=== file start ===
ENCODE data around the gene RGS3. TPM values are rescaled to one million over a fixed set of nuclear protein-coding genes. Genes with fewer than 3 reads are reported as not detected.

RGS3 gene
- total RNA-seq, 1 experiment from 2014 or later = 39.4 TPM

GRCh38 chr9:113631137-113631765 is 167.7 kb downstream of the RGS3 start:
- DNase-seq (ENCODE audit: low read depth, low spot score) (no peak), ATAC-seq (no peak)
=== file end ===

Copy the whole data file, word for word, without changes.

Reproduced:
ENCODE data around the gene RGS3. TPM values are rescaled to one million over a fixed set of nuclear protein-coding genes. Genes with fewer than 3 reads are reported as not detected.

RGS3 gene
- total RNA-seq, 1 experiment from 2014 or later = 39.4 TPM

GRCh38 chr9:113631137-113631765 is 167.7 kb downstream of the RGS3 start:
- DNase-seq (ENCODE audit: low read depth, low spot score) (no peak), ATAC-seq (no peak)